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|Mar-13-13|| ||FSR: Two other such games are Molinari vs Bordais, 1979 and S R Sharpe vs D S L Lenton, 1990.|
|Mar-13-13|| ||Shams: <RookFile> <There are exceptions, but 90 percent of the time the bishop has no business being there in 1. e4 e5 setups.>|
One very rare exception is the Tumbleweed Gambit. In my brief experience, Black's fianchettoed LSB makes life uncomfortable for White's King, who has drunkenly gambled away all his pawn shelter.
|Mar-13-13|| ||FSR: <perfidious> Yes. Remarkably, Chris W Baker went on to become an International Master.|
|Mar-13-13|| ||Aniara: I always thought that 'Que sera sera' was French, but I just now learned from Wikipedia that this sentence is not grammatically correct in any language! 'Most Romance languages are like English in using a single word for the interrogative what (as in the question "What will it be?"): Spanish qué, Italian che, etc. But, for the "free relative" (non-interrogative) what (as in the assertion "What will be, will be"), unlike English, the Romance languages generally call for a two-word expression: Spanish lo que, Italian quello che, etc. (literally, "that which").' I suppose that it French, it would be 'Ce que sera, sera.'|
|Mar-13-13|| ||FISCHERboy: My turn! 24. Bxd6 Kd8 25. Qb6 Kd7 26. Bxb5 Ke6 27. d5 nice combo.|
|Mar-13-13|| ||Once: Here's the original...
And here's a little digression...
In Ingerlund, it is something of a tradition for football supporters to sing during a football match. That's football as in feet and ball, not as in an excessive amount of padding with breaks every ten seconds to get your breath and have a little rest. Aaaah.
Some of these songs are, naturally, quite ... ahem ... boisterous. For example, it is not unknown for football fans to question the referee's parentage or personal hobbies or to tease the opposing side. But let's not go there. It's a family show.
One of the more amusing songs is "you're not singing any more". This is traditionally sung shortly after your side has scored a goal and the opposing fans are temporarily silent. Here is one version performed by a delightful troupe of young gentlemen (the flower of England's youth)...
Anyhoo, the song "que sera sera" has been appropriated by teams who are performing quite well in a domestic cup competition. You see, the finals of the FA cup and League cup are traditionally held at Wembley stadium. Or as football fans know it, "Wemberlee". So if your team is doing well, or even has just won in the semi final, it is quite normal to burst out into a tuneful rendition of "que sera sera, whatever will be will be, we're going to Wemberlee..."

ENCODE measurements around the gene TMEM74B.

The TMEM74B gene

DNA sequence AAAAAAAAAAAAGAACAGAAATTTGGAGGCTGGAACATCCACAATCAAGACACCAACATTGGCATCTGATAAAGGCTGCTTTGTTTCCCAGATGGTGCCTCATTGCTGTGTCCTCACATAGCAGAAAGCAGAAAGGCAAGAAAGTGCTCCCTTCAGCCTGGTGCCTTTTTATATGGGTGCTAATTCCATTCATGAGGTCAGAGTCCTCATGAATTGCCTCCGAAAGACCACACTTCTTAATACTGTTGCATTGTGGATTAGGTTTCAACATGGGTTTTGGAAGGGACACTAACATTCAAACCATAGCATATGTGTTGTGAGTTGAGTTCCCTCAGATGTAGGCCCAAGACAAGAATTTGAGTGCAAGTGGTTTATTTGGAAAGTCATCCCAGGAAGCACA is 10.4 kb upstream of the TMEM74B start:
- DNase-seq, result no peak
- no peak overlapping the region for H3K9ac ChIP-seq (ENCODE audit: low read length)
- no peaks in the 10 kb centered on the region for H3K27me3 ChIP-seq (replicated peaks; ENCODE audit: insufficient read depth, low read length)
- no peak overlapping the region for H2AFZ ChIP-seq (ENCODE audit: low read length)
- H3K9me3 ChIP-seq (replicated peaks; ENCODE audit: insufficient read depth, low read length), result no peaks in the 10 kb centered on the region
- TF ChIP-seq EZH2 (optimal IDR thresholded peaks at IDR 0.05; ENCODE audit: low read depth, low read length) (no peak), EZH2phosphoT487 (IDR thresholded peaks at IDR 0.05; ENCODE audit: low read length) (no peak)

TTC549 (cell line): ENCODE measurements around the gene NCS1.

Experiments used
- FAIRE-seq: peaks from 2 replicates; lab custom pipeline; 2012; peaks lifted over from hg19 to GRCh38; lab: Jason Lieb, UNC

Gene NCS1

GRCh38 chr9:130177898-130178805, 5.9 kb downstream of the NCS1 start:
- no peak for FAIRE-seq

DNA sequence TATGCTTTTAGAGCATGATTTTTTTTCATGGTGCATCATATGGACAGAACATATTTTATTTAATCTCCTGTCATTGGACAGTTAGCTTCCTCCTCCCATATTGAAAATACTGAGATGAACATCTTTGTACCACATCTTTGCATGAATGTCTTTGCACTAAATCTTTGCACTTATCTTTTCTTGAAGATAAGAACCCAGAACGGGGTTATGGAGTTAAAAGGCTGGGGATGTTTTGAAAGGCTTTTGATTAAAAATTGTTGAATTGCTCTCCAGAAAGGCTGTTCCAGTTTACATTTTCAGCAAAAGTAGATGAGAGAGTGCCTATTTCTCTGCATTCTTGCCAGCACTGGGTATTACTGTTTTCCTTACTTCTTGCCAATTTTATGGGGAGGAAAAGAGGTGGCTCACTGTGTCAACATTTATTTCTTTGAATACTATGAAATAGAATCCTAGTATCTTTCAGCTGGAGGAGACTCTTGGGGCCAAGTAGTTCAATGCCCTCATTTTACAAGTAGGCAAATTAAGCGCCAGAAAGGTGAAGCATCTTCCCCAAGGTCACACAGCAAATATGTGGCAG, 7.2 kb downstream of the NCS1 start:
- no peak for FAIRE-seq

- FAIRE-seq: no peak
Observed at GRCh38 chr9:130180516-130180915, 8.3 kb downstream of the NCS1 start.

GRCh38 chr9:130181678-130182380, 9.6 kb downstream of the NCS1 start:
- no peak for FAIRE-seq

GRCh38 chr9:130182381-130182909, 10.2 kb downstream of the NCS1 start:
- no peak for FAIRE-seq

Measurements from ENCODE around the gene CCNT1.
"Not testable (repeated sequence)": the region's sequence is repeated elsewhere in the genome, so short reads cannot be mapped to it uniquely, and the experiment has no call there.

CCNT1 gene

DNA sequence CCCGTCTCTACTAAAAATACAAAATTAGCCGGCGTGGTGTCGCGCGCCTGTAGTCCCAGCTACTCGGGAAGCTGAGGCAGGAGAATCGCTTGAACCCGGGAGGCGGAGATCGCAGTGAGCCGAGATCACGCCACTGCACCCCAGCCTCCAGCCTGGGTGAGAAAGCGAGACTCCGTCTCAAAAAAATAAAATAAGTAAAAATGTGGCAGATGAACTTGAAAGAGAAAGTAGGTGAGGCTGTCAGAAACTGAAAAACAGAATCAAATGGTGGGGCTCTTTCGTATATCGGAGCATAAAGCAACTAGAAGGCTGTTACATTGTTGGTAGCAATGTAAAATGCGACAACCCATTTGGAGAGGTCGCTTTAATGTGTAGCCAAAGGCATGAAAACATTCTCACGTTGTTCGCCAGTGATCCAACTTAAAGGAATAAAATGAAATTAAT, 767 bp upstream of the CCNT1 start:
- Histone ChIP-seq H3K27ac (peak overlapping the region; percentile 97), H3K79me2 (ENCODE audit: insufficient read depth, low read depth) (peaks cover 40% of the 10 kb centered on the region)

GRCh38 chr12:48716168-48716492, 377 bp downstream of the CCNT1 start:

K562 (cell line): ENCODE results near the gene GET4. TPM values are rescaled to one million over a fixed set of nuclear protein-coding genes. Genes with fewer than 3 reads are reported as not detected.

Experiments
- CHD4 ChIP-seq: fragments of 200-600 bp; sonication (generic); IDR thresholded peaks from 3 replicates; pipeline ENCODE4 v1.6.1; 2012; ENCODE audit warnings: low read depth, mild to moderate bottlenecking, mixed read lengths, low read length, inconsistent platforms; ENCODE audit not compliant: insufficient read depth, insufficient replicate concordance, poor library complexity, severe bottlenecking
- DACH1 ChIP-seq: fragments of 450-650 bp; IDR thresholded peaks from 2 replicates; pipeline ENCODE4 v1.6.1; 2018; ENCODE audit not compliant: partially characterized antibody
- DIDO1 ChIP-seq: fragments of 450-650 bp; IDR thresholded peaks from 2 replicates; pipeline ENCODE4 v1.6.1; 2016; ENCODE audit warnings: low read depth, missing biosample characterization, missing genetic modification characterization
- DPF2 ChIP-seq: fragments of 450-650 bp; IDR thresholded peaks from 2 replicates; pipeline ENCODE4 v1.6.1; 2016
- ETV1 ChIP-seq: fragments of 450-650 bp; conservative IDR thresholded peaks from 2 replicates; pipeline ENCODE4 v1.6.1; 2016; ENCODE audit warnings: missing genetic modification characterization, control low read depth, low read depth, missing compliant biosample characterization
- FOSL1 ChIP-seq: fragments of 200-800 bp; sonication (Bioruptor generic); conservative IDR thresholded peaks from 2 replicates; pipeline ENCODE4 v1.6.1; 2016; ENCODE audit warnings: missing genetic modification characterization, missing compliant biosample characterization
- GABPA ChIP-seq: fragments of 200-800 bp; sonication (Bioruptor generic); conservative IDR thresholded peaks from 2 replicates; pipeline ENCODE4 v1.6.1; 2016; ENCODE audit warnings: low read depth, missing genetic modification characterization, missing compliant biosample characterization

And if you can't quite picture the scene, try this ... (you might want to turn the volume down a little).
I know, I know. It's just another example of the cultural delights that Britain has given to a somewhat nonplussed world.
|Mar-13-13|| ||morfishine: <patzer2> On your improvement for Black: <After 10... g4! 11. Nh2 f3 12. Bf4 fxg2 13. Kxg2 Nf6 , Black's position is better> While your idea of 10...g4 has to be better than 10...Bb7, White isn't forced to play 11.Nh2, but instead could offer a piece for accelerated development 'ala' a hybrid Muzio gambit: <11.Bxf4 gxf3 12.Rxf3>
Black's awkward development offset the piece: Here, 13...Qxh4 is too risky; after 14.Nd2 Nf6 15.Raf1 White is pressuring the d & f pawns|
The problem of White Queen pressuring Black Q-side from <b3> is found in a number of openings; for example, in the Q-pawn stonewall where Black's WSB deploys to <f5> followed by the pawn move <e6>, Qb3 can be annoying;
<RookFile> This comment is mostly true in general: <Bb7 in the opening was a bad move by black, as it usually is in double king pawn setups. There are exceptions, but 90 percent of the time the bishop has no business being there in 1. e4 e5 setups> The estimate of 90% may be debatable [ie: Archangel variation of the Ruy Lopez]; However, if this variation is 'out of fashion' at top level, then I would tend to agree with you
|Mar-13-13|| ||RookFile: It comes down to a basic question: who do you really believe is going to be doing the attacking? If the answer is white, then you need the b7 bishop to perform some useful defensive task. It may look pretty on b7, but if it is the only thing attacking white's king, the reality is that black is effectively a piece down on the kingside, where the white attacking action is taking place. The sounder black defenses find some way of either exchanging the problem c8 bishop for some minor piece of white's, or in shipping it to a square like f5 or g4. It may even be better to just leave the bishop on c8 a lot of times, rather than send it to b7. It seems too optimistic to base a defense around the idea that the problem c8 bishop is really the pride and joy of the black army.|
These are general statements, of course, there are exceptions. Thanks.
|Mar-13-13|| ||FSR: <morfishine> There's also the Zaitsev Variation, for one: Opening Explorer I don't think it's at all unusual for Black to play ...Bb7 in a Ruy Lopez.|